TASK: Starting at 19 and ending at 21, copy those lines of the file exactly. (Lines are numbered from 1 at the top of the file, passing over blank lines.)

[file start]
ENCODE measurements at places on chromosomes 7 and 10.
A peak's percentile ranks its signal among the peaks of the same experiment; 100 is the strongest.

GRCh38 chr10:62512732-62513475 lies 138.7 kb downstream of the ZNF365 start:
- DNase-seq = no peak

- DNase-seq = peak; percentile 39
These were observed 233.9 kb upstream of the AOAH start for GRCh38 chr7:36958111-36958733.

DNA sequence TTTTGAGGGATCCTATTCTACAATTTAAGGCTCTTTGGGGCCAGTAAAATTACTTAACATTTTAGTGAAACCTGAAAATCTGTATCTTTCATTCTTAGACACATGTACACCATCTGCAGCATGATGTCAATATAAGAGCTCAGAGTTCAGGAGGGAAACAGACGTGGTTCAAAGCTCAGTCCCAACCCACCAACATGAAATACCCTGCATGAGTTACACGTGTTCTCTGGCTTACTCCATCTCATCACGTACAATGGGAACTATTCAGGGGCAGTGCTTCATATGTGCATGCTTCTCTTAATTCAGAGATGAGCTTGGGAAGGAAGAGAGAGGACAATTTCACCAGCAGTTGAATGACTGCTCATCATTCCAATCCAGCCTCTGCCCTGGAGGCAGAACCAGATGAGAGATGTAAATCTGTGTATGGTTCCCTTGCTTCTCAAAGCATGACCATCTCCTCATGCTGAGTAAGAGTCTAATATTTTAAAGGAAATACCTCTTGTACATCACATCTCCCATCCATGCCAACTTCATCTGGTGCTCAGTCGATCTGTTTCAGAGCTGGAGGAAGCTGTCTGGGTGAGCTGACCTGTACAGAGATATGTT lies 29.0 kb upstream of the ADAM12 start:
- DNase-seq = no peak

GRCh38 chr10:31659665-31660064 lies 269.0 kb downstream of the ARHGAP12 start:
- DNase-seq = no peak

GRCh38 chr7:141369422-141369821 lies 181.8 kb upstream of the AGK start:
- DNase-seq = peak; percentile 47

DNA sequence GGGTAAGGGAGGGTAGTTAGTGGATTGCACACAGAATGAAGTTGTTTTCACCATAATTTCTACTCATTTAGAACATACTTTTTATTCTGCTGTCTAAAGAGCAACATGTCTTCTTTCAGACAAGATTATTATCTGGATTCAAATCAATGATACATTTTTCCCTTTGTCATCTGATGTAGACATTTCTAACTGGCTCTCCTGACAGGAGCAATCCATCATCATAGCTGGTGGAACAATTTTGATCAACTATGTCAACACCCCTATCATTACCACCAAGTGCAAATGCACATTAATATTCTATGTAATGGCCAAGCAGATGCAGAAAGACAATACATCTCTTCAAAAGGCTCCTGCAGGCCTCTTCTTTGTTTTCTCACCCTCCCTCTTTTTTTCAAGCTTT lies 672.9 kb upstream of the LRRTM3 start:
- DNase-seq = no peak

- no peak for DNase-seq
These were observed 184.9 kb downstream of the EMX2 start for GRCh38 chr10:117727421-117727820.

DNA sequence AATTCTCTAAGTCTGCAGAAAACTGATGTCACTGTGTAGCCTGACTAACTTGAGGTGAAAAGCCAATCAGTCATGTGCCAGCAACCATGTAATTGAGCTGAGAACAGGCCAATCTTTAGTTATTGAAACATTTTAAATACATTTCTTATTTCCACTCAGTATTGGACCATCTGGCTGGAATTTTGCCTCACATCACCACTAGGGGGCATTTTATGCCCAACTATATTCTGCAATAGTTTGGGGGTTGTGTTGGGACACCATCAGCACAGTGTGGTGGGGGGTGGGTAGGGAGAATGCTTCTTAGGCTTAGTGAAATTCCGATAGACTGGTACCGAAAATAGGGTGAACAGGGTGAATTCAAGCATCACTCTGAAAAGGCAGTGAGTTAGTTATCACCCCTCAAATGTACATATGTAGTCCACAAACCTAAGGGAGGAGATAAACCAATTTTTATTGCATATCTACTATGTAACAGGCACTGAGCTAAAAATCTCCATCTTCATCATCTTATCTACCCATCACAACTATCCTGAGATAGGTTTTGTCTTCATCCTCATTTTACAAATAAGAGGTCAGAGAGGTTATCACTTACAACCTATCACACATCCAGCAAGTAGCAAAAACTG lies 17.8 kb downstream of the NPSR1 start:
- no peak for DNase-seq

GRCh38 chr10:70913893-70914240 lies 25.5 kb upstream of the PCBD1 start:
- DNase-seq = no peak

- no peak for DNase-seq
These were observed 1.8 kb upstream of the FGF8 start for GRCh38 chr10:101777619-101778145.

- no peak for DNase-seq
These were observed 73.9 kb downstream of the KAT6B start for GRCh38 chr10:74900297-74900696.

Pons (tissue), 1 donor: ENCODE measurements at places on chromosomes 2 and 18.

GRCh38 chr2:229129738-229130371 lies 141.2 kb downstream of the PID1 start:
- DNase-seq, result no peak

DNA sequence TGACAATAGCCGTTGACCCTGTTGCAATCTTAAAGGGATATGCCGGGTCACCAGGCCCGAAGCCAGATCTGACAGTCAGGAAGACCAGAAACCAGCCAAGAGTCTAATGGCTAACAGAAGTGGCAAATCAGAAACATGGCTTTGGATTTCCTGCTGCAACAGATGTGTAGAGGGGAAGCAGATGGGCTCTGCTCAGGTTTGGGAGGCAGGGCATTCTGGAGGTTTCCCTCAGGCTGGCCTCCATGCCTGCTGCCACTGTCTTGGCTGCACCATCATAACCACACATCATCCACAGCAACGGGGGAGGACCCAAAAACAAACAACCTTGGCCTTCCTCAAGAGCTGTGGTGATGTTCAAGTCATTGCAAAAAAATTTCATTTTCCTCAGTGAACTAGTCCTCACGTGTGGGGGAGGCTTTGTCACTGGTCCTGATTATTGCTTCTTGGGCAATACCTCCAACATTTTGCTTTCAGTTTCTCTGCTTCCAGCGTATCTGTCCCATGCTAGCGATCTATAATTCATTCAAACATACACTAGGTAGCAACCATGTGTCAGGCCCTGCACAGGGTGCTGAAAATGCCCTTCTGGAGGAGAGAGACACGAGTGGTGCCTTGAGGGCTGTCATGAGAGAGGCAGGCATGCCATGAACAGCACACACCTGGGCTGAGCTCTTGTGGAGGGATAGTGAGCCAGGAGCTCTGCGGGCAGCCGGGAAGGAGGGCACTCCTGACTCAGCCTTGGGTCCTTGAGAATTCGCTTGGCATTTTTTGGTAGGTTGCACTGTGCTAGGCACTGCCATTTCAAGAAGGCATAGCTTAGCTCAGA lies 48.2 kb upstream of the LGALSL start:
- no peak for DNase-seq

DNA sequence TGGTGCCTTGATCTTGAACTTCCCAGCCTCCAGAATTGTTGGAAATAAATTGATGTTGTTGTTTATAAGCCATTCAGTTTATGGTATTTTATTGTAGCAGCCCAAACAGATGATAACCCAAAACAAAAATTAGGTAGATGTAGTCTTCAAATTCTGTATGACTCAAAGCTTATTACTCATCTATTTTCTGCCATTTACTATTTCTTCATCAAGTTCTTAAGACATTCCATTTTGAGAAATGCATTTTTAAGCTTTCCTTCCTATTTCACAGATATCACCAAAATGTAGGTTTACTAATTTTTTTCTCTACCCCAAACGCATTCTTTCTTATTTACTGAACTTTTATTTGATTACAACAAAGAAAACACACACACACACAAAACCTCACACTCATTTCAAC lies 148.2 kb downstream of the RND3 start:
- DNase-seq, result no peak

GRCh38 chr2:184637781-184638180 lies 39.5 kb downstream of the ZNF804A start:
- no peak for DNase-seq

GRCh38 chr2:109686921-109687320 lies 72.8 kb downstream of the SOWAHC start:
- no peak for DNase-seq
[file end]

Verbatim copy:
GRCh38 chr10:70913893-70914240 lies 25.5 kb upstream of the PCBD1 start:
- DNase-seq = no peak

- no peak for DNase-seq